You don’t get the sense, talking to Mattera, that he’s really an “ideas” guy. In fact, like a teenager who lords over his little brother, he seems to revel in power for its own sake—blissfully uninterested in arguments, and completely at ease with force. Indeed, the first justification that escaped Mattera’s lips was this: “Because I said so.” Following hot on the heels of hours of speeches in which conservatives insisted, repeatedly and emphatically, that they have the arguments and ideas to knock collegiate liberalism flat, this gem was delivered without the slightest hint of irony. It didn’t seem to occur to Mattera that “Because I said so” isn’t an especially good argument—or that, in fact, it’s not really an argument at all. (But this is not the first time Mattera has excluded reporters from the YAF conference. When a CampusProgress.org reporter, Julie Siegel, requested press credentials to cover it Mattera denied her, and said he would deny The Nation—the oldest weekly magazine in the country—as well.)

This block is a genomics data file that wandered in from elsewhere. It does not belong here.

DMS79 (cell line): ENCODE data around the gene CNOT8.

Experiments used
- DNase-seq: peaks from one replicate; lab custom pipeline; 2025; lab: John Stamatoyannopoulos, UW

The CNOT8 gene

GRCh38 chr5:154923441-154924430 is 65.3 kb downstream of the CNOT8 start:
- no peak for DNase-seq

And then, like a thunderbolt, Mattera comes up with this: “You misrepresented yourself.” Hmmm, really? When? Could it have been when I originally asked for press credentials? No: I was, and am, reporting for The Washington Monthly. (Mattera knows and doesn’t deny this: I interviewed him three weeks ago.) So was it when Campus Progress asked me to blog? If so, Mattera would have to insist that any journalist who works for one publication but writes for several is required to give a running disclosure of all future work possibilities. And if that’s the case—if Mattera has stumbled upon some brave new world of journalistic ethics—he would do well to inform the thousands upon thousands of freelance journalists presently at work in the country.